Higher Bar for Universities and Affirmative Action

The Economist August 24th, 2013

Briefing Black America: With his “I have a dream” speech, Martin Luther King threw out a challenge to America.  How has it been met, 50 years out?

This is the lead article in the Economist for August 24th of this year. Among the parts of the article, one: Children stripped of their selfhood speaks to the problems for black children, including “in 2011 55% of black children were being raised by a single parent. Such children are four times more likely to be poor than children raised by their married parents.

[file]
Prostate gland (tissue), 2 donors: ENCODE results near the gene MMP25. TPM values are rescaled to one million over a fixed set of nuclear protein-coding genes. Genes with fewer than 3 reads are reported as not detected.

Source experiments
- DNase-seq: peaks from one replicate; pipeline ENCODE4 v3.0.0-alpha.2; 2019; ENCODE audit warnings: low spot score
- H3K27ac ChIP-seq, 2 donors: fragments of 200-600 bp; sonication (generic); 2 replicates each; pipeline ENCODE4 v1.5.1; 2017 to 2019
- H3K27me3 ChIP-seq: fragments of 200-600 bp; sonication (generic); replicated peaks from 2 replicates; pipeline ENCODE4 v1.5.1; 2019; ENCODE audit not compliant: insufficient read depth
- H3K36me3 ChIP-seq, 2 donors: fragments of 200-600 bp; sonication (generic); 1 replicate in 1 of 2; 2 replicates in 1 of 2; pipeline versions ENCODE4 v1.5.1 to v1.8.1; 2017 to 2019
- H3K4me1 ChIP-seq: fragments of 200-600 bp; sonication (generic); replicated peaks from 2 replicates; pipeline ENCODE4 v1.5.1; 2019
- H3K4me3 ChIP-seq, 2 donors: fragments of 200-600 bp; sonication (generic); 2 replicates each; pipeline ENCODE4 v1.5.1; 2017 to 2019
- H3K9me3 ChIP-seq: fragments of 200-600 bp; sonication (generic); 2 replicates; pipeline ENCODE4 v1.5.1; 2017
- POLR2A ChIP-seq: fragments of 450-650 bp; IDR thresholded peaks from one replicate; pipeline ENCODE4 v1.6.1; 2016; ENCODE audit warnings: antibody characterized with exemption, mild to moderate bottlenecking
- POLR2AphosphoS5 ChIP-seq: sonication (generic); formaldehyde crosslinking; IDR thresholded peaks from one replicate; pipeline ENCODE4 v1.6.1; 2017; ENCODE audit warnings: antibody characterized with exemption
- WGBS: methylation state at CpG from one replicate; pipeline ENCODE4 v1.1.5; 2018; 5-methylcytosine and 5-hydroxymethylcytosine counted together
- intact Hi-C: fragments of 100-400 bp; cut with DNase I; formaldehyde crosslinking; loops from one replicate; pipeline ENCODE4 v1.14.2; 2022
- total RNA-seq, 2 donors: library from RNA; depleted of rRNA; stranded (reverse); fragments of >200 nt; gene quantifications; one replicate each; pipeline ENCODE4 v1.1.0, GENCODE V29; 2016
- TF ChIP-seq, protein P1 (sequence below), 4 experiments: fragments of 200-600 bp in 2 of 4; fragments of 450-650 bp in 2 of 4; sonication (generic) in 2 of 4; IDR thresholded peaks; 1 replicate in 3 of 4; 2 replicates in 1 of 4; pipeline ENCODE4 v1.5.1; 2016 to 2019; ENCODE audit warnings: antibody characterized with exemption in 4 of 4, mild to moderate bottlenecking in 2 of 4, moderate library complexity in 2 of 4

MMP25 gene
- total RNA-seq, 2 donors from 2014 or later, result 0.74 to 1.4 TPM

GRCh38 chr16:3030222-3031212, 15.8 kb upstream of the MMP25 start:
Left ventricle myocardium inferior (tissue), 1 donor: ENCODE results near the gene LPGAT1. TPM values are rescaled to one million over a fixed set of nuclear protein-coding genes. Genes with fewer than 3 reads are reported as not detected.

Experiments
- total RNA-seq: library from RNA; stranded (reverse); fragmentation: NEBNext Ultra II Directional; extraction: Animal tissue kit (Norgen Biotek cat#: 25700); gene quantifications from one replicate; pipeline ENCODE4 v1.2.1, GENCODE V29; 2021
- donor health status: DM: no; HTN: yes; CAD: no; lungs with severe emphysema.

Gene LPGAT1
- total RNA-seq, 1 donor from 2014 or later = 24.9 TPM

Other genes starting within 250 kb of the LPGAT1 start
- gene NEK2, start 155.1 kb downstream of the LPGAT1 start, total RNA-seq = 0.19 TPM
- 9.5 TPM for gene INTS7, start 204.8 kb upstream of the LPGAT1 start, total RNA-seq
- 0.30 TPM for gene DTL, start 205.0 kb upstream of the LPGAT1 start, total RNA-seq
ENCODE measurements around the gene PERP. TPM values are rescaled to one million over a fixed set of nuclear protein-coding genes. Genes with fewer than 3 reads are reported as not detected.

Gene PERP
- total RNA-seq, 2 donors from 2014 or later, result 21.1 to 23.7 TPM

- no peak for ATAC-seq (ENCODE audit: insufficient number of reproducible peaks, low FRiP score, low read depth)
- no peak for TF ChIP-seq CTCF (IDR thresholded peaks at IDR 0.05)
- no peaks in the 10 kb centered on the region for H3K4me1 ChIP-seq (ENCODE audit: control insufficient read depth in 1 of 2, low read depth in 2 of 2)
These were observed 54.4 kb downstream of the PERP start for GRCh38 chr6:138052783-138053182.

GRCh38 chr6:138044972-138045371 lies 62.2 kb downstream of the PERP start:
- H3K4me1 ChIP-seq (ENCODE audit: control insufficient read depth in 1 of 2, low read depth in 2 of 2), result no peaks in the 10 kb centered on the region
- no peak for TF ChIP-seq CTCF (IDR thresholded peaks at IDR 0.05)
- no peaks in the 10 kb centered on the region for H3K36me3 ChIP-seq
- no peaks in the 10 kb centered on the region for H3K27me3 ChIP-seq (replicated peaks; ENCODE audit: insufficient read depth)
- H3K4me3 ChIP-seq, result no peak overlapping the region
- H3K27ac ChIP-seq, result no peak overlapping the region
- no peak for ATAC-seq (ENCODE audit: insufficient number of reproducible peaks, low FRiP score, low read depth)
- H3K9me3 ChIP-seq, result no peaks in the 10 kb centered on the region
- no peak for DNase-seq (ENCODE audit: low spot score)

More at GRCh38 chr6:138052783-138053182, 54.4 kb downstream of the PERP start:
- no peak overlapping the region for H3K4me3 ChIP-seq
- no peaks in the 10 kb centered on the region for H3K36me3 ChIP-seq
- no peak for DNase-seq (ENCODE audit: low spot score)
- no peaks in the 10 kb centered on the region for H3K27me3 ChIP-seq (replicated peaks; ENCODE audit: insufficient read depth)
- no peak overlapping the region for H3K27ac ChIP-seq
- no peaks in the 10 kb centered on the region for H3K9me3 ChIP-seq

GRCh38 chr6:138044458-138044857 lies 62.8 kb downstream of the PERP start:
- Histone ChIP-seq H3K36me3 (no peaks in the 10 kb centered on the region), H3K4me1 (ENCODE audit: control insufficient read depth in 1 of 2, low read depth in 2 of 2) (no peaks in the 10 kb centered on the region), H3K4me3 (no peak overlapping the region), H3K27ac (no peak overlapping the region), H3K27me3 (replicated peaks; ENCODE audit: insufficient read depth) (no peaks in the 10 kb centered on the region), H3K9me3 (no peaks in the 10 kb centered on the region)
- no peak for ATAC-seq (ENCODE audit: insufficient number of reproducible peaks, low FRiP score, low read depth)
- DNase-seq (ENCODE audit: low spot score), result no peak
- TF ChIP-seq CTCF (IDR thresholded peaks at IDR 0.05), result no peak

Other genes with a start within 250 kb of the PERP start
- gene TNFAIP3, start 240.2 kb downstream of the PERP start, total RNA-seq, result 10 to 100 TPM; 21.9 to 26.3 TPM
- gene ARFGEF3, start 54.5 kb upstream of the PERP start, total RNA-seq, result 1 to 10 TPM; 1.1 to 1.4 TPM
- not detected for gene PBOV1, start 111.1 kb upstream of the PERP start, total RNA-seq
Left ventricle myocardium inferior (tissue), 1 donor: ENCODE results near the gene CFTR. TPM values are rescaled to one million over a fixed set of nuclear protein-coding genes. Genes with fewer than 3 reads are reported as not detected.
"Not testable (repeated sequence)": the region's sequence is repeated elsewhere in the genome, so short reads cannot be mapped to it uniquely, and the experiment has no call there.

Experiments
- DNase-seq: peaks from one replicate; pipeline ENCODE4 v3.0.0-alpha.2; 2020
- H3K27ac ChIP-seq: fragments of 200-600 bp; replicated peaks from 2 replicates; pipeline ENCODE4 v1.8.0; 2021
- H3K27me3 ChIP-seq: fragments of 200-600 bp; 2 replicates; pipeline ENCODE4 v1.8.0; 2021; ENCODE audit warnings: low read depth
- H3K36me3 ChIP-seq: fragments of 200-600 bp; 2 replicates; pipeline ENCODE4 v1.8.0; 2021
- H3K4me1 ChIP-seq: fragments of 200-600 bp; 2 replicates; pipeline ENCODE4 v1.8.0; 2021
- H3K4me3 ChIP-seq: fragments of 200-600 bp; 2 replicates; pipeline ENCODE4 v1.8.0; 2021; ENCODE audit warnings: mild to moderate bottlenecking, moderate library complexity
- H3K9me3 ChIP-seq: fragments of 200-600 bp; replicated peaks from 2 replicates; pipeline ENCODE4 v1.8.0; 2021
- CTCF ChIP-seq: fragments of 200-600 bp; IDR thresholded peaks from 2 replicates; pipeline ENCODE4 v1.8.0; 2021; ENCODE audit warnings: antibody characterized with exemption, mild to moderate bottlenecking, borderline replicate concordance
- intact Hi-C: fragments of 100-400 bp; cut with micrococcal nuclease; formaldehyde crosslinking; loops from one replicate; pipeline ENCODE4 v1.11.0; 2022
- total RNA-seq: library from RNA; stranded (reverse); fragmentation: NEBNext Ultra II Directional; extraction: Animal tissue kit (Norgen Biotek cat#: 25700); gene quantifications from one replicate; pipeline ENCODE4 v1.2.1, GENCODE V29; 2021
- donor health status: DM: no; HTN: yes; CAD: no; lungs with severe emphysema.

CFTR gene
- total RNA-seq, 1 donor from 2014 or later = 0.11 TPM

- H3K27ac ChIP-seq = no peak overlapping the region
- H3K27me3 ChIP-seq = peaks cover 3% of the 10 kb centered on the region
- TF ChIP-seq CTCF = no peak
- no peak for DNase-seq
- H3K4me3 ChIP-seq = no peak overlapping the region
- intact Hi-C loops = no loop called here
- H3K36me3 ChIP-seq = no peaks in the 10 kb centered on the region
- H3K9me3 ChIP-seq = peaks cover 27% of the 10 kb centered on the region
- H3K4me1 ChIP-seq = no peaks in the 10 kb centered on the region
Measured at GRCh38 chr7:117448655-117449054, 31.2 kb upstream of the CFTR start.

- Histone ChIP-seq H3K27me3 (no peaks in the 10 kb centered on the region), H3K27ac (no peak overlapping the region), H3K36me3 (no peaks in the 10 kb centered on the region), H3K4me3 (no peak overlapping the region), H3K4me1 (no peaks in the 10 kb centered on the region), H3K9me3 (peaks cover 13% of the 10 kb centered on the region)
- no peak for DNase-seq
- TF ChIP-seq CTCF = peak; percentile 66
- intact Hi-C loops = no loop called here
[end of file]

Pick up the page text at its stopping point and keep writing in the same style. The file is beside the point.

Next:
The roots of many of these problems lie in the legacy of slavery and segregation. but the important question is not where they came from, but how to ameliorate them now.  The era of race-conscious law appears to be drawing to a close.  Last June the Supreme Court invalidated an important clause of the Voting Rights Act (1964), leaving its future uncertain.  The court also set a higher bar for universities that want to use affirmative action, which several states have already outlawed.”

A higher bar makes it more difficult for universities who are committed to affirmative action.  Bars set higher in track meets raise the difficulty.

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